Though Jeremiah was taken off to Egypt (against his will) by the people at the end of his life, he carried out his appointment as “prophet to the nations” by composing oracles for ten different nations: Egypt, Philistia, Moab, Ammon, Edom, Damascus, Kedar, Hazor, Elam, and Babylon. The oracles are collected in chapters 46-51. Jeremiah cared enough about the ten nations to acquire a thorough and detailed knowledge about them; he painstakingly studied these peoples and the history and politics of these nations. He spoke God’s word in relation to the actual conditions of their existence. The nations were not simply lumped together as “pagan nations.” The content of the message he preached was basically the same as what he preached to his own people: warning and judgment that anticipates salvation. Egypt is promised judgment: “Prepare your-selves baggage for exile, O inhabitants of Egypt! For Memphis shall become a waste, a ruin, without inhabitant” (cf. Jer 46:19). She is also promised salvation: “Afterward Egypt shall be in-habited as in the days of old, says the LORD” (cf. Jer 46:26). The bulk of material to each of the countries is devoted to judgment. The biblical message is the same for the Jew as it is for the Gentile. As Paul puts it, “both Jews and Greeks are under the power of sin” (cf. Rom 3:9). The larger the world we live in, the larger our lives develop in response — crossing the boundaries demonstrates God’s universal love. The truth is, people of faith live in a far larger reality than people without faith: “God so loved the world!” Sadly, we often betray this reality. We ignore and even despise outsiders, and isolate ourselves from those unlike us. Meanwhile there are people like Jeremiah who go beyond the boundaries of what is safe and comfortable, learn new languages, discover alien cultures, brave hostility and misunderstanding, and prove to us that the life of faith can be lived in every place and among every people group in the world.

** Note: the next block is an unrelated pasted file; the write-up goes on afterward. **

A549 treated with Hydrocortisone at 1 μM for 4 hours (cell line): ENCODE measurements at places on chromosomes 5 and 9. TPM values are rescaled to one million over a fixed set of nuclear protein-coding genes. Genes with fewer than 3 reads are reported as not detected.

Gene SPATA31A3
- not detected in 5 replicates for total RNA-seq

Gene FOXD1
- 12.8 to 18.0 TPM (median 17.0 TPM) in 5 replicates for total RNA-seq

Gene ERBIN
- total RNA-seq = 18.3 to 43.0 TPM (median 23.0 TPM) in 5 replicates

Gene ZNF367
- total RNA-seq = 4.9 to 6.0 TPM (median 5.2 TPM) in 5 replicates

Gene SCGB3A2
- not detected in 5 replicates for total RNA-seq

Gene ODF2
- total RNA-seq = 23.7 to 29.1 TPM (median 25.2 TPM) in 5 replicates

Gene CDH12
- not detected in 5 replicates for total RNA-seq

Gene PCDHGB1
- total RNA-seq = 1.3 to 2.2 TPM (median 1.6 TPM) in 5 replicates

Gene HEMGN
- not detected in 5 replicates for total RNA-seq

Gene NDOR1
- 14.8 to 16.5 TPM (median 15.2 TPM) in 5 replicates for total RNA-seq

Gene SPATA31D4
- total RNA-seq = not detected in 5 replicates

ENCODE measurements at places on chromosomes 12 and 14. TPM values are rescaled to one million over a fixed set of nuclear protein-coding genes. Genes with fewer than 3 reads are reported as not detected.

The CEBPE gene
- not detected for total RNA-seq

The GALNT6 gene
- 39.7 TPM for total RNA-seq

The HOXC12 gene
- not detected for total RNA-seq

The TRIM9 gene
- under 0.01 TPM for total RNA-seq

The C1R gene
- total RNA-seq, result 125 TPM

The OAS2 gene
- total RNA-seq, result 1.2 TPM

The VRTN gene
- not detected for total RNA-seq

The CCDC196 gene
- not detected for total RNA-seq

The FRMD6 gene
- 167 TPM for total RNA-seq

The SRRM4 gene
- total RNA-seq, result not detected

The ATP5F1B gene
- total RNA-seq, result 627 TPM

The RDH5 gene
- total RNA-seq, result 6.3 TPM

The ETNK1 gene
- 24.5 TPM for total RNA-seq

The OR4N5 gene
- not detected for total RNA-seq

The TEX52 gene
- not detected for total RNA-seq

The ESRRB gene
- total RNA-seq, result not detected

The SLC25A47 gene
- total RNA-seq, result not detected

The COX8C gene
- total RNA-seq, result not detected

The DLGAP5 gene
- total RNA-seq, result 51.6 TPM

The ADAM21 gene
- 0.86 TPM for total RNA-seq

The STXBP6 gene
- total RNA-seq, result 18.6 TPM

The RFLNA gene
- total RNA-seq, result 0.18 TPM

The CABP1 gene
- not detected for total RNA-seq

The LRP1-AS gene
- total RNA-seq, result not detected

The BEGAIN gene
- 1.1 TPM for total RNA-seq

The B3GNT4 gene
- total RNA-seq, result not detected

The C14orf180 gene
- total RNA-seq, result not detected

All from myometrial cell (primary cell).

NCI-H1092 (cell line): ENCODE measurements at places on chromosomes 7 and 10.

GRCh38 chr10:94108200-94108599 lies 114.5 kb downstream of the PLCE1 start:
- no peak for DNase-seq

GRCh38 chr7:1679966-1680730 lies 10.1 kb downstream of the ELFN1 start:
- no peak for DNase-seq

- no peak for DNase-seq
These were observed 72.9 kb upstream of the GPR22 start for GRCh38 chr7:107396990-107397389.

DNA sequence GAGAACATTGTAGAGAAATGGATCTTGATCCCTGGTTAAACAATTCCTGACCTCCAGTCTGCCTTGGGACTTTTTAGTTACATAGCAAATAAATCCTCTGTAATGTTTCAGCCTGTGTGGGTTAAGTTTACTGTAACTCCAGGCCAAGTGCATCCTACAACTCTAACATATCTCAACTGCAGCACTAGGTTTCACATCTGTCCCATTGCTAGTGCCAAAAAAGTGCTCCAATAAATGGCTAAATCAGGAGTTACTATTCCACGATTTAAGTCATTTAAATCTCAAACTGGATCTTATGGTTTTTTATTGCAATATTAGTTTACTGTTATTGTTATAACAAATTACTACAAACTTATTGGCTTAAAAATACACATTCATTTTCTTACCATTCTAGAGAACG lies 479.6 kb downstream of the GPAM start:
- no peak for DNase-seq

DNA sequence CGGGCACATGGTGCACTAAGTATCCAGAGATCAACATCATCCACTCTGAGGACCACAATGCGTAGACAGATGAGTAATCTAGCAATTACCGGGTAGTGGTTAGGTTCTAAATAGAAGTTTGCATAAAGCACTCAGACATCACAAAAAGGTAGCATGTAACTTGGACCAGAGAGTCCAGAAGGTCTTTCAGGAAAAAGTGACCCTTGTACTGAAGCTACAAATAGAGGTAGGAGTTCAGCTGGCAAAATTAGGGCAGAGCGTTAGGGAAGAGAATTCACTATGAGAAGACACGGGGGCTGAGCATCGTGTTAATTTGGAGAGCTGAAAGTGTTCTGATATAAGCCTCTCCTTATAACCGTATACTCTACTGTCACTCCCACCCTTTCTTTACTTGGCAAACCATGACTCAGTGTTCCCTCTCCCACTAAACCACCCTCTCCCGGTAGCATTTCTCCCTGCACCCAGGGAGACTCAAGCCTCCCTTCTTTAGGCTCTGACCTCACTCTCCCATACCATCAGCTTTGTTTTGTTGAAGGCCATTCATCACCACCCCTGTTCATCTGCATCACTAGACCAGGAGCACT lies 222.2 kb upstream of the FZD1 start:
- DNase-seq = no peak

15. Living by Faith in the Midst of Darkness
There is nothing more difficult than “living a life of faith,” and there was never a time when the external conditions were less conducive to living by faith than in those bewildering days following the Babylonian invasion. The temple, focus for worship for some 400 years, was in rubble… and the priestly voices were silent. It was into this situation that Jeremiah challenged them to live a life of faith. The people must have thought about it, but in their minds it was easier to go to Egypt where there was a society of people well established and pain free… so off to Egypt they went, and they forced Jeremiah to go with them. At the time of the Exodus over 800 years earlier, the Hebrew people were trained by God to live by faith “in the desert” (think about that), but now the inward pull to return to Egypt was too compelling. True, they had been slaves there, but things had changed, and at least it was now a place of safety and security. In spite of this, I find it interesting that the Pharaoh Neco referred to here in Jeremiah 46:2 is the one who slew Josiah at Megiddo some 23 years earlier in 609 BC, and set up Jehoiakim as a vassal king; four years later Neco was defeated at Carchemish (605 BC) by the Babylonians; thus Babylon was now the supreme leader in world affairs. A number of years after the Battle of Carchemish, Nebuchadnezzar completely conquer Egypt and left her vulnerable to future attack (Jer 46:18-19); the gods and goddesses of Egypt were punished in the defeat of the people who worshiped them (Jer 46:24-25). Irrespective of the fact that Egypt would ultimately fall to the Babylonians, a few years before that occurred the leaders of Judah decided to move to Egypt where peace, stability and security reigned… where there were no uncertainties or ambiguities… and where everything in life seemed clear and accounted for — Egypt was simply too attractive for Judah to resist.